The Asia Sustainable Forest Management Network supports the role of communities in protection and sustainable use of the region's natural forests. The Network comprises a small, select coalition of Asian planners, foresters, and scientists from government agencies, universities, and non-government organizations, many of whom have collaborated for years. The solidarity of the Network members is based on a common commitment to exploring alternative management strategies for Asia's disturbed natural forest lands. The emphasis of the Network's research includes the ecology of natural regeneration, the economics of non-timber forest product systems, and the community organizations and institutional arrangements which support participatory management. The lessons stemming from the research aim to inform field implementation procedures, reorient training, and guide policy reform.

For more information about the Network and its publications, please contact Dr. Mark Poffenberger and Betsy McGean or Cynthia Josayma at the address below.

Center for Southeast Asia Studies
University of California, Berkeley
2223 Fulton Street #617
Berkeley, California 94720
Tel: 510-642-3609
Fax: 510-643-7062



Front cover photograph: Rattan drying on the banks of the Dupinga River in the Sierra Madre Mountains of eastern Luzon, Philippines







Proceedings of the Fourth Annual Meeting of the
Asia Forest Network

Held 2-6 April 1995
Oriental Mindoro, The Philippines


Summary by

Mark Poffenberger
Cynthia Josayma
Peter Walpole
Karen Lawrence


Research Network Report

Number 6 -- August 1995




Figures, Tables and Boxes






Network Secretariat Activities, 1994-95





National Community Forestry Status Reports: Creating Flexibility in Forest Management Policy and Practice



Managing Regenerating Forest: Approaches to Research



Identifying and Supporting Community Environmental Movements


Emerging Methodologies for Assessing and Assisting the Transition to Community Forestry


Future Directions for Member Countries




Meeting Participants


Asia Forest Network Publications



Figures, Tables and Boxes



Knowledge tree of forest ecology and use practices



Linking cultural institutions and governance structures in resource management



Evolution of the Asia Forest Network



Transect of Ban Tat village lands, Chieng Hac Commune, Vietnam, with traditional land use classifications



Resource issues and social communication in Northern Thailand



Cultural institutions that encourage protection of the upland watersheds in the Upper Pulangi, Philippines



Manual geographic information system mapping tools



Community map of ancestral domain, Talipanan-Ainoan watershed




Characteristics of Project and Process Approaches to Forest Management



Network Secretariat Support Activities, 1994-95




The Evolving Asia Forest Network



Community-Network Exchange in Talipanan, Philippines





The Asia Forest Network thanks all of its supporters for both financial and substantive contributions made over this past year. Special thanks are due to the USAID's Asia Bureau, the NRMP-II Project, and the USDA Forest Service-International Forestry Office, which funded the fourth annual meeting of the Network in Mindoro Oriental, as well as many of our fieldwork and training activities. Alex Moad's and Mike Benge's concerted efforts to make these funds available to the Network are gratefully acknowledged, as is the encouragement from Molly Kux and George Taylor. The Network Secretariat also thanks Kuswata Kartawinata for his assistance in arranging MacArthur Foundation funding to allow Vietnam to develop a country program. We also appreciate Nick Menzie's help in opening the way for the Network's nascent involvement in China. Thanks are also due to Jeff Campbell for his continued support to Network activities in India. We are also grateful to Bob Wallace and Charlotte Fox for providing further assistance to the India program from the Wallace Genetics Foundation.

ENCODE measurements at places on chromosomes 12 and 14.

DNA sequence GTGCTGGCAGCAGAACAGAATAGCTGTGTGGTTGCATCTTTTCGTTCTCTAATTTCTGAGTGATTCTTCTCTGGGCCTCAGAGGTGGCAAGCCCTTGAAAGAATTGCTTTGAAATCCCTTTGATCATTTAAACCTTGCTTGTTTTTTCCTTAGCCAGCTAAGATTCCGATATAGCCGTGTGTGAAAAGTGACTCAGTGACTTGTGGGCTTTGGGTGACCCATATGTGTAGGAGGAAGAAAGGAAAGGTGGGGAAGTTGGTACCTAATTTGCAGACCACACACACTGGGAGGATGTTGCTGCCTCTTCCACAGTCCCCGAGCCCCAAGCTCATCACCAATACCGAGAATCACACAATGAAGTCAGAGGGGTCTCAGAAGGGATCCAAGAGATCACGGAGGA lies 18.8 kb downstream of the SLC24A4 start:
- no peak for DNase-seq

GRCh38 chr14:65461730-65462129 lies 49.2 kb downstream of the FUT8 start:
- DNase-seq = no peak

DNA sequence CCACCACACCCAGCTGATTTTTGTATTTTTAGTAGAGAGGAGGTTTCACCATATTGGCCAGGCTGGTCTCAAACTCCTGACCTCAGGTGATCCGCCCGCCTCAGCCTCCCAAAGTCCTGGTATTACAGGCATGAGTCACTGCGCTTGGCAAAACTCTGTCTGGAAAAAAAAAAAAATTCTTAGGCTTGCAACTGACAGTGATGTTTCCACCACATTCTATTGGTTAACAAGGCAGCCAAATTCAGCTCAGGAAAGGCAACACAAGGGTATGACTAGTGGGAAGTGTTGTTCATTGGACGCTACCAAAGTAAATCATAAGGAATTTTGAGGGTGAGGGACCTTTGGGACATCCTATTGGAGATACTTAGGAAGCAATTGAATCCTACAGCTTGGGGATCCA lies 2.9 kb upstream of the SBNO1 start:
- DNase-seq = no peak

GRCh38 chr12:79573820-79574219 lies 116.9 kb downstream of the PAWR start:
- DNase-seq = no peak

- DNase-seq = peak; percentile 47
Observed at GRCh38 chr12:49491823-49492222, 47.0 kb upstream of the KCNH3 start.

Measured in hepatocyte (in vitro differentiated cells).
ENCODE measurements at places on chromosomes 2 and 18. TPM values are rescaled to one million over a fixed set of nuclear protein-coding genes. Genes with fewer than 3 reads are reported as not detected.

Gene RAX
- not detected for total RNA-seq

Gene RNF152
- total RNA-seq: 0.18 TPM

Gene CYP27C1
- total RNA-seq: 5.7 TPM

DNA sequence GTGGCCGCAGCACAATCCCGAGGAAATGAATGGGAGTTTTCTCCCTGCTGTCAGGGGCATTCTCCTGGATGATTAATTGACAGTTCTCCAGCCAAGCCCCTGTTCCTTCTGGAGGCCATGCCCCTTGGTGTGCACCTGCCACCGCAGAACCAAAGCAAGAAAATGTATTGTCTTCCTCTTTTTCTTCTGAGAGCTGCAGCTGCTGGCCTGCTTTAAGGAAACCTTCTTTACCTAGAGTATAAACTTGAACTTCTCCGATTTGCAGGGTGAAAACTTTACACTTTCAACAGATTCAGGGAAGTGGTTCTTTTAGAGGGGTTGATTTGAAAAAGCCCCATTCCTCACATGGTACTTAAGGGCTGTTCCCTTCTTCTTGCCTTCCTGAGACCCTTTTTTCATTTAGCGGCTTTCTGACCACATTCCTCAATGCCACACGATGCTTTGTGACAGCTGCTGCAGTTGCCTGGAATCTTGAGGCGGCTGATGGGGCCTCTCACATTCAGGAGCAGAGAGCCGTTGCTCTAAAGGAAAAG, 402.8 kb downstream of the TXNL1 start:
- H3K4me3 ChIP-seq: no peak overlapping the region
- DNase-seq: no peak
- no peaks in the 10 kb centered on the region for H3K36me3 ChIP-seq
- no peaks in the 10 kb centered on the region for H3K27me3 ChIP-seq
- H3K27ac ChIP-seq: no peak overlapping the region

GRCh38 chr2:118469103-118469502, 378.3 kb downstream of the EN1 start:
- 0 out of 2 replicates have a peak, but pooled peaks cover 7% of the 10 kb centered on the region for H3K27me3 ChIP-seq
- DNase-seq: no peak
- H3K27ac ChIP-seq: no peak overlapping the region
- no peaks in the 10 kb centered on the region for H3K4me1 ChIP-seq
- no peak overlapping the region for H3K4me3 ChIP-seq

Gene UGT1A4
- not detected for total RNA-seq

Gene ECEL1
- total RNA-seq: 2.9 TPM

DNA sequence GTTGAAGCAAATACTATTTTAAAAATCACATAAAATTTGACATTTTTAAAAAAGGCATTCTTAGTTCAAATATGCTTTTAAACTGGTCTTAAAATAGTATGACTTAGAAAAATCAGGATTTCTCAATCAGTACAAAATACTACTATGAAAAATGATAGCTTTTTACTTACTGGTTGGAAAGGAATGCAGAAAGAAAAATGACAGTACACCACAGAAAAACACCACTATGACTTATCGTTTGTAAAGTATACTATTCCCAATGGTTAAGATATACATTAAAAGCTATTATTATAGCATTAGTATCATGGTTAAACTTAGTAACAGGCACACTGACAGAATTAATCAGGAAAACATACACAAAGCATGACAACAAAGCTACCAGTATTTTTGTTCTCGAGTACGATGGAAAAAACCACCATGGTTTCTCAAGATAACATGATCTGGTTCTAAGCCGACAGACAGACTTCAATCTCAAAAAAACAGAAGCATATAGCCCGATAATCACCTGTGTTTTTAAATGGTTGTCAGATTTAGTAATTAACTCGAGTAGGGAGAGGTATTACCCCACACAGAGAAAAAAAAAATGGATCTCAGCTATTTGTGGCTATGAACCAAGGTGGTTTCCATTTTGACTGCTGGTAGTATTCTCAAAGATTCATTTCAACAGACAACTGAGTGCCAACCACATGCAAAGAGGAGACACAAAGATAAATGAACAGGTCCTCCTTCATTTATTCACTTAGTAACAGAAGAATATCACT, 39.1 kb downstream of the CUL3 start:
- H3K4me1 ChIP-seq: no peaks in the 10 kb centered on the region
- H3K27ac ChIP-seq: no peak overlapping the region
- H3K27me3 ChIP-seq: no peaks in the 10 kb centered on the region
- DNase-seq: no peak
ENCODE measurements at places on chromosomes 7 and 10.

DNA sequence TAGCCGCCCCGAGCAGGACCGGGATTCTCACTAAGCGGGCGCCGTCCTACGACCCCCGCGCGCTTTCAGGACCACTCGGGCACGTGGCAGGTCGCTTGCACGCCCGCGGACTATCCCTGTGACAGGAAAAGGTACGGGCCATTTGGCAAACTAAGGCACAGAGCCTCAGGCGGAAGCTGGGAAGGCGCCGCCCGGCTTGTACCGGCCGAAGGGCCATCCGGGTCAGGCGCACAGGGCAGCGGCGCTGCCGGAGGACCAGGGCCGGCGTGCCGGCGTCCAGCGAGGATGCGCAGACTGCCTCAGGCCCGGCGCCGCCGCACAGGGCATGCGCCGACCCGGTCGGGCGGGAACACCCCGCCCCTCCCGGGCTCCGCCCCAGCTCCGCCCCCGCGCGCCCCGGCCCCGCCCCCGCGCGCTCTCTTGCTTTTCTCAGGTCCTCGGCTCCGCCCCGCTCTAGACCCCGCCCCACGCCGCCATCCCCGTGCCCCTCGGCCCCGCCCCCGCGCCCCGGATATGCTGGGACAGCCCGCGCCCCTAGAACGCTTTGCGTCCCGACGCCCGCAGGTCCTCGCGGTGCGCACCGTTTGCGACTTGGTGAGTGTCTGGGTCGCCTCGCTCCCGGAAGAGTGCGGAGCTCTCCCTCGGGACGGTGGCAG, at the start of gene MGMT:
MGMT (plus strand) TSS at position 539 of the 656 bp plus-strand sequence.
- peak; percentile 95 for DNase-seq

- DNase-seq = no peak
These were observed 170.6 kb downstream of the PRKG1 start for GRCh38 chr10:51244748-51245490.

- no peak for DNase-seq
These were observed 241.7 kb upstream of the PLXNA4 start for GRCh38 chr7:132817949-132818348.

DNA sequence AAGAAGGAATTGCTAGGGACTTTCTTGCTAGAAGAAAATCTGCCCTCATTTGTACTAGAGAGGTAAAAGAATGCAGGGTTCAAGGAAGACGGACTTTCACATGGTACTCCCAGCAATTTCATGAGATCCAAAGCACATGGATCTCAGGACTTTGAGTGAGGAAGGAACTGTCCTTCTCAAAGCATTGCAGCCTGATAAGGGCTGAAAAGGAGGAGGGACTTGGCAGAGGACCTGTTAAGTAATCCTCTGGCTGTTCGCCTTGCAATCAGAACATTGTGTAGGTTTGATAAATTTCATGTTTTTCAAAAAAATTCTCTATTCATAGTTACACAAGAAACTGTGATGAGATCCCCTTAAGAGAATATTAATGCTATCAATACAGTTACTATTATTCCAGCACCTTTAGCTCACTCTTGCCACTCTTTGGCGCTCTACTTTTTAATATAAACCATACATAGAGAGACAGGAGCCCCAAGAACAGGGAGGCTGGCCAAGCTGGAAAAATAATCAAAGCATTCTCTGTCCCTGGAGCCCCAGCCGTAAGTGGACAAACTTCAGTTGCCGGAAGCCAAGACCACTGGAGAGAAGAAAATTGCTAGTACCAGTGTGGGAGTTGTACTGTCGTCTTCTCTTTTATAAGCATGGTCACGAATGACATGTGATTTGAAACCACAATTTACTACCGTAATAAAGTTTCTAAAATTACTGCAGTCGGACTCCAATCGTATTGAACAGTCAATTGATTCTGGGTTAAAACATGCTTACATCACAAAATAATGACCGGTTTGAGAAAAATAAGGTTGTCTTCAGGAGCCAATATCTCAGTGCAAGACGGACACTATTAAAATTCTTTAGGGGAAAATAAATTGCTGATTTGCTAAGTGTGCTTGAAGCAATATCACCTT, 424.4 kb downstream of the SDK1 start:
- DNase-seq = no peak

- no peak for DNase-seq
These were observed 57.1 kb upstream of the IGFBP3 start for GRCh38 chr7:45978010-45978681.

The Network Secretariat continues to appreciate the support it receives from its host institutions, the East-West Center's Program on Environment and the Center for Southeast Asia Studies at the University of California at Berkeley. Our thanks go out to Jeff Fox, Meg White, Terry Rambo, Richard Buxbaum, David Szanton, Bob Reed, Eric Crystal, and Magdalene Khoo.

This year's annual meeting was wonderfully organized and executed, thanks to the efforts of our colleagues at the Environmental Research Division of the Manila Observatory and with special gratitude to Rowena Soriaga and Monina Letargo. In preparing this proceedings, we thank the ERD staff and Jane Sterzinger for the artwork, Daniel Bauer for editing and layout, and Jack Brulle at Apollo Printing.

Finally, we wish to give a special acknowledgement to the participation of Mr. M.F. Ahmed, India's inspector general of forests. Mr. Ahmed has been working in the field of community forest management for over thirty-five years, contributing greatly to its evolution. We warmly welcome Mr. Ahmed to the Network and gratefully accept his enthusiastic to hold our next annual 1996 meeting in Orissa.




Mark Poffenberger, Director
Asia Forest Network

Asia's forests are experiencing growing pressures from expanding economics and populations. Sustaining these valuable resources requires effective access controls and sustainable use systems, often best managed by local communities residing in or near the forest. Over the past twelve months, Network members continued to explore how public forest management responsibilities may be devolved to hundreds of thousands of rural Asian villages. After nearly 150 years of growing state control, the process of decentralizing the management of forestlands is an immense task. In the Philippines, a decade after the issuance of policies supportive of community management, progress in public land reform has been slow. In India, even with a grassroots forest protection movement that has swept the eastern states since the early 1970s, less than 2 percent of public forestlands are actively protected by local community groups. Implementing effective village-based forest protection and management over Asia's vast forest tracts is a process that will continue well into the next century. The challenge of the Asia Forest Network, and this meeting, is to seek ways to understand this historical process, design learning processes for the present, and facilitate and accelerate its progress for the future.